And again, from above, how beautiful it is in the sharp morning! The whole village lies in bluish shadow, the hills with their thin pale oak trees are in bluish shadow still, only in the distance the frost-glowing sun makes a wonderful, jewel-like radiance on the pleasant hills, wild and thinly-wooded, of this interior region.[Pg 210] Real fresh wonder-beauty all around. And such humanity.
Returning to the village we find a little shop and get biscuits and cigarettes. And we find our friends the bus-men. They are shy this morning. They are ready for us when we are ready. So in we get, joyfully, to leave Sorgono.
One thing I say for it, it must be an honest place. For people leave their sacks about without a qualm.
Up we go, up the road. Only to stop, alas, at the Risveglio. The little conductor goes down the lane towards the station. The driver goes and has a little drink with a comrade. There is quite a crowd round the dreary entrances of the inn. And quite a little bunch of people to clamber up into the second class, behind us.
We wait and wait. Then in climbs an old peasant, in full black-and-white costume, smiling in the pleased, naïve way of the old. After him climbs a fresh-faced young man with a suit-case.
“Na!” said the young man. “Now you are in the automobile.”
And the old man gazes round with the wondering, vacant, naïve smile.[Pg 211]
“One is all right here, eh?” the young citizen persists, patronizing.
But the old man is too excited to answer. He gazes hither and thither. Then he suddenly remembers he had a parcel, and looks for it in fear. The bright-faced young man picks it from the floor and hands it him. Ah, it is all right.
I see the little conductor in his dashing, sheep-lined, short military overcoat striding briskly down the little lane with the post-bag. The driver climbs to his seat in front of me. He has a muffler round his neck and his hat pulled down to his ears. He pips at the horn, and our old peasant cranes forward to look how he does it.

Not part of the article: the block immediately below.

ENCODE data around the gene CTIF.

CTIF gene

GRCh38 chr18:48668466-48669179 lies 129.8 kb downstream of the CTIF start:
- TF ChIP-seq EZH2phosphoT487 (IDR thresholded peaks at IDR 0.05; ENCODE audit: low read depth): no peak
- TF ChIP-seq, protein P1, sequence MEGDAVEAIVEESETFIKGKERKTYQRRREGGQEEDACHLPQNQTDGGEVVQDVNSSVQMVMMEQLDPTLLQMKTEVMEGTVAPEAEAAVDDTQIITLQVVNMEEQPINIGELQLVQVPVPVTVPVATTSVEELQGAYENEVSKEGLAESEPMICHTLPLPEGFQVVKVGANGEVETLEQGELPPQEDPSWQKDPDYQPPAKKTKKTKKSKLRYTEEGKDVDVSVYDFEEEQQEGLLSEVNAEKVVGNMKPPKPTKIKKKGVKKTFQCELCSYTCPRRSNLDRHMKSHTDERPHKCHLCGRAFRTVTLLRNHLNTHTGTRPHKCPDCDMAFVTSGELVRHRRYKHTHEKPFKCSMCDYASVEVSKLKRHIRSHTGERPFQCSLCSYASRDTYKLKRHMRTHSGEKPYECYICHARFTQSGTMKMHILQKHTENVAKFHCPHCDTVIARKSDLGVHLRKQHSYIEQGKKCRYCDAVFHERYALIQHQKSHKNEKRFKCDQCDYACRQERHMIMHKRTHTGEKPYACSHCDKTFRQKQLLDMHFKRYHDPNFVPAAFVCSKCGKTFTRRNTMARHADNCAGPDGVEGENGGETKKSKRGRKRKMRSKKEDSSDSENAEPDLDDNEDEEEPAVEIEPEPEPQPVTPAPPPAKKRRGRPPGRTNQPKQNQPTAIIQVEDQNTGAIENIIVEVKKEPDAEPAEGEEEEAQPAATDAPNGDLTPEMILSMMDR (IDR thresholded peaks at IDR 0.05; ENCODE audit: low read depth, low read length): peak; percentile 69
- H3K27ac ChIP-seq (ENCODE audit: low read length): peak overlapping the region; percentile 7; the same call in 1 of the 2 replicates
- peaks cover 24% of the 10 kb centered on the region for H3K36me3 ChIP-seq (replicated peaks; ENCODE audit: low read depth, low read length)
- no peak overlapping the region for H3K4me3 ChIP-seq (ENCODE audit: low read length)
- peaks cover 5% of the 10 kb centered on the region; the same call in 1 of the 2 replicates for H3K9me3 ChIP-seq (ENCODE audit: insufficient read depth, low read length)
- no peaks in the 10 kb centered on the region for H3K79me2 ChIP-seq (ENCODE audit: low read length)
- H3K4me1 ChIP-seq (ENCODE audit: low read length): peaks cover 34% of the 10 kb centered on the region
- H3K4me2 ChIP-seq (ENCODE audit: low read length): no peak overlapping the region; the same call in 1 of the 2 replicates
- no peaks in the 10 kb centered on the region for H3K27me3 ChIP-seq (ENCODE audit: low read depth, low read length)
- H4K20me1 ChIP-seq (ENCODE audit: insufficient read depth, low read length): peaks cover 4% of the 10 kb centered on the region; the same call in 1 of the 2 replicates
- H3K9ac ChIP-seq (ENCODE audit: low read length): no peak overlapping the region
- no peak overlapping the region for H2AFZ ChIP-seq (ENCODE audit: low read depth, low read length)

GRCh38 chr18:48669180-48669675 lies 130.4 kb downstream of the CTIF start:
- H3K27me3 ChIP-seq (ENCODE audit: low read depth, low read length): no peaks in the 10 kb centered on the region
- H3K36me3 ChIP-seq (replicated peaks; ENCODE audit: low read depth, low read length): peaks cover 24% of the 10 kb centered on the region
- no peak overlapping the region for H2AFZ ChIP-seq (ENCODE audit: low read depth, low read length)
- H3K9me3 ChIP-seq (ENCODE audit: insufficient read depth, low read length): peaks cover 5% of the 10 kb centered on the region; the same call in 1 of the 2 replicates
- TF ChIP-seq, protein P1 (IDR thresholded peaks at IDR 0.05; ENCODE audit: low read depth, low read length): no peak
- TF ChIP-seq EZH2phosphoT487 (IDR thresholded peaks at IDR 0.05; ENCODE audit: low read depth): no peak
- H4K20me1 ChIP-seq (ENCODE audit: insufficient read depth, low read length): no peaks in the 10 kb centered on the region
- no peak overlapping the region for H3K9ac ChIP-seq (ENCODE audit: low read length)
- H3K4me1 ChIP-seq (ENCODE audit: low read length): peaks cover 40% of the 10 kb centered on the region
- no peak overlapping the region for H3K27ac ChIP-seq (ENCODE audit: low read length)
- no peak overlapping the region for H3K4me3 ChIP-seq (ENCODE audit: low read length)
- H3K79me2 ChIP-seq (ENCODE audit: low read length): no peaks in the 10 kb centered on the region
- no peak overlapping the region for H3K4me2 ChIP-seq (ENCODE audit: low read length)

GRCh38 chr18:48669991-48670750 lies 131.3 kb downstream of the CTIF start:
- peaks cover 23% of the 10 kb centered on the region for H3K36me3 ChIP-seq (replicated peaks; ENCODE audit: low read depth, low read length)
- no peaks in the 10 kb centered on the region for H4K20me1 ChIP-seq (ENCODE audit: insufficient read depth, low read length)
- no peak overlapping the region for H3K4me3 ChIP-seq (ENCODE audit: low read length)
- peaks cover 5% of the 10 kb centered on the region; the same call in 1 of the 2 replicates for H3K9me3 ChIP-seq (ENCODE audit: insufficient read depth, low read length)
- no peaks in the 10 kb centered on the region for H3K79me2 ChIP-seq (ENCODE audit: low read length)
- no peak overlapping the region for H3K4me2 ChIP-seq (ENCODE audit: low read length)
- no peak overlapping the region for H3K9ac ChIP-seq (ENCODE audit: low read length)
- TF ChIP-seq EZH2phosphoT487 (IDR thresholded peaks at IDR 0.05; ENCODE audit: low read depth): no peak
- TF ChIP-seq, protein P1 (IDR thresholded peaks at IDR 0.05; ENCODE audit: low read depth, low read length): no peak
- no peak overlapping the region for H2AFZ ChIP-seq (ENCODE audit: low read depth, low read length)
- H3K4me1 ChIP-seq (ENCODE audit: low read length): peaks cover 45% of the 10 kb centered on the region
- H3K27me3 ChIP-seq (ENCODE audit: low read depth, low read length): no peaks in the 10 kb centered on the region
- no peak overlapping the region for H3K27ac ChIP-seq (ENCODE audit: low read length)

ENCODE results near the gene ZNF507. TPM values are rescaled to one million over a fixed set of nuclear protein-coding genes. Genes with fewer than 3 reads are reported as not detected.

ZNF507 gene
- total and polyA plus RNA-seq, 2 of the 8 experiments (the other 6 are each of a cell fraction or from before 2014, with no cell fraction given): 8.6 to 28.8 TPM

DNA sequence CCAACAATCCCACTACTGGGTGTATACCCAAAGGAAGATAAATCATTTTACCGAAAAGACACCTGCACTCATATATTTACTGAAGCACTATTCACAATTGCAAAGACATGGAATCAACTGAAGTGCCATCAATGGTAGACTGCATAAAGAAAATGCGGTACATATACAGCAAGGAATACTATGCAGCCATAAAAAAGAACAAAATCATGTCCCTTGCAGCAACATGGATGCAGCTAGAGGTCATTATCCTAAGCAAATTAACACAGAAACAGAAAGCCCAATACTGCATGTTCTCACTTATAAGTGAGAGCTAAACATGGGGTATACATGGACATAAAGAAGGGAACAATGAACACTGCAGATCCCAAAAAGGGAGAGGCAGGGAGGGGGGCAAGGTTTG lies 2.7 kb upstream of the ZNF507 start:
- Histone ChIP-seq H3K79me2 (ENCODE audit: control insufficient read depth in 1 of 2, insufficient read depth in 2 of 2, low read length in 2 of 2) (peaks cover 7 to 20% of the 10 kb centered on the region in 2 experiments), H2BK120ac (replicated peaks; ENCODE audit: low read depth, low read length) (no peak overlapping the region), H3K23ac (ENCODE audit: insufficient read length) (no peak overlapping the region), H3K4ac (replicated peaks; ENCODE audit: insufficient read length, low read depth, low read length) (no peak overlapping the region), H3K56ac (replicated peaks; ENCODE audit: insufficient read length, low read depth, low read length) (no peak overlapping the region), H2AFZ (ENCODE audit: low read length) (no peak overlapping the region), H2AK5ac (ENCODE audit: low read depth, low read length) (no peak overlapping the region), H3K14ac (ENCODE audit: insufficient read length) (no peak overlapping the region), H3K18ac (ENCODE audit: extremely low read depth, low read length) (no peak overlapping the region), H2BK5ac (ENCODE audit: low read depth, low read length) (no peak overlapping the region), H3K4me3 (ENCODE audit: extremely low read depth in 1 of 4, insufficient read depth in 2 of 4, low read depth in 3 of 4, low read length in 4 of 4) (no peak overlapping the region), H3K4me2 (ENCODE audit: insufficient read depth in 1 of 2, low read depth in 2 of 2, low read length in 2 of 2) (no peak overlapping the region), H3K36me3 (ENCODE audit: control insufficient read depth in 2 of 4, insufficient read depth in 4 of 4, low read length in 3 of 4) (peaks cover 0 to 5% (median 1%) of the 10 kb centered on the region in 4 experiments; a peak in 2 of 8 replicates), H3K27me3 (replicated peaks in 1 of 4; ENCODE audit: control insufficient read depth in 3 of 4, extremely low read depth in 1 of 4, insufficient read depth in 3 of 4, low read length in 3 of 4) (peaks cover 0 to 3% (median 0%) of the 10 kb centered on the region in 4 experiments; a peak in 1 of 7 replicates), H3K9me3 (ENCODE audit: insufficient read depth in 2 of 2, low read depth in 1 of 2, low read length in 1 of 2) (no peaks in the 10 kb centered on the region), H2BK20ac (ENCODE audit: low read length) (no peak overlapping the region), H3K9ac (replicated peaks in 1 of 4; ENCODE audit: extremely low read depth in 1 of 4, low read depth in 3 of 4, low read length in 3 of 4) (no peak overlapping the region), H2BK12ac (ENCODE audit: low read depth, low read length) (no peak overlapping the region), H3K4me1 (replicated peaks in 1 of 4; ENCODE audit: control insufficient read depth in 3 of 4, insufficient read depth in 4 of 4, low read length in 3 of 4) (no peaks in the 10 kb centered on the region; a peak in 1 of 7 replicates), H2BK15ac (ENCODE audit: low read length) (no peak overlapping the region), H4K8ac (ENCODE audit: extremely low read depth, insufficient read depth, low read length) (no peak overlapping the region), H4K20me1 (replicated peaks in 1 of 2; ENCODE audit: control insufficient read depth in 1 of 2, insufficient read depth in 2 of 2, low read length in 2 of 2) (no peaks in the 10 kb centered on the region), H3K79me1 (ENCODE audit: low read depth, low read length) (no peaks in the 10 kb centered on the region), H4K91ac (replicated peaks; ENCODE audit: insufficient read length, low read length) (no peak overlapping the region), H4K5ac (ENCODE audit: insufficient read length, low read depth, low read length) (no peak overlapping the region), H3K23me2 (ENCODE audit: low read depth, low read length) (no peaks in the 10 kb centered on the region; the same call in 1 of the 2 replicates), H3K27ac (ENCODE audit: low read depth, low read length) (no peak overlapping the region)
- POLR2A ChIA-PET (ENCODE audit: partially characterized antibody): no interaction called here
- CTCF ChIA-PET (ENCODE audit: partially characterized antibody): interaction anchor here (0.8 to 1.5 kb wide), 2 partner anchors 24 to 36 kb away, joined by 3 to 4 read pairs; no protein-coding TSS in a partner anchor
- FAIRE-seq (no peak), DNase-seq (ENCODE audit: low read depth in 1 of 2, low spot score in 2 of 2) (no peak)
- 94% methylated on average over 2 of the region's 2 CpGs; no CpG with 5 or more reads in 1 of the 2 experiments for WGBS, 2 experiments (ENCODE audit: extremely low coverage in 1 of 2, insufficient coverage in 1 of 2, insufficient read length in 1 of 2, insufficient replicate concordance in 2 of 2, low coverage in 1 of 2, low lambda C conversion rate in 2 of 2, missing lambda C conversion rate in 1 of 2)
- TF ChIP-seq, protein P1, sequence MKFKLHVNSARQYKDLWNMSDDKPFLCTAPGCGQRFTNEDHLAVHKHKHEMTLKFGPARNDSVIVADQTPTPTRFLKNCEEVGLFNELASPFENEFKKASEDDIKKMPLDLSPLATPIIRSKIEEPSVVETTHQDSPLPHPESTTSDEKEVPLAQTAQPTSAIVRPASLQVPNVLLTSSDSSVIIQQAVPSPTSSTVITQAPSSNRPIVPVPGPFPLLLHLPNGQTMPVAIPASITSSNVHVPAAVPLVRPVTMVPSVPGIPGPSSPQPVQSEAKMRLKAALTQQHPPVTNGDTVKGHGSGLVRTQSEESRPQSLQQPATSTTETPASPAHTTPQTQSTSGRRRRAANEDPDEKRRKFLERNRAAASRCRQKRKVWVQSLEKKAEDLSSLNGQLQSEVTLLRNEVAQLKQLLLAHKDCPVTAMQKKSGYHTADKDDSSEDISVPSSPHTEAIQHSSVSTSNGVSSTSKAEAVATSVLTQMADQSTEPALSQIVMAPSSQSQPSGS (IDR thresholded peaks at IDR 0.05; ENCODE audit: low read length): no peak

And so, with a jerk and a spurt, we start uphill.
“Eh—what’s that?” said the peasant, frightened.
“We’re starting,” explained the bright-faced young man.
“Starting! Didn’t we start before?”
The bright face laughs pleasedly.
“No,” he said. “Did you think we had been going ever since you got in?”
“Yes,” says the old man, simply, “since the door was shut.”
The young citizen looks at us for our joyful approval.
VI. TO NUORO
These automobiles in Italy are splendid. They take the steep, looping roads so easily, they seem to run so naturally. And this one was comfortable, too.
The roads of Italy always impress me. They run undaunted over the most precipitous regions, and with curious ease. In England almost any such road, among the mountains at least, would be labelled three times dangerous and would be famous throughout the land as an impossible climb. Here it is nothing. Up and down they go, swinging about with complete sang-froid. There seems to have been no effort in their construction. They are so good, naturally, that one hardly notices what splendid gestures they represent. Of course, the surface is now often intolerably bad. And they are most of them roads which, with ten years’ neglect, will become ruins. For they are cut through overhanging rock and scooped out of the sides of hills. But I think it is marvellous how the Italians have[Pg 213] penetrated all their inaccessible regions, of which they have so many, with great high-roads: and how along these high-roads the omnibuses now keep up a perfect communication. The precipitous and craggily-involved land is threaded through and through with roads. There seems to be a passion for high-roads and for constant communication. In this the Italians have a real Roman instinct, now. For the roads are new.Share It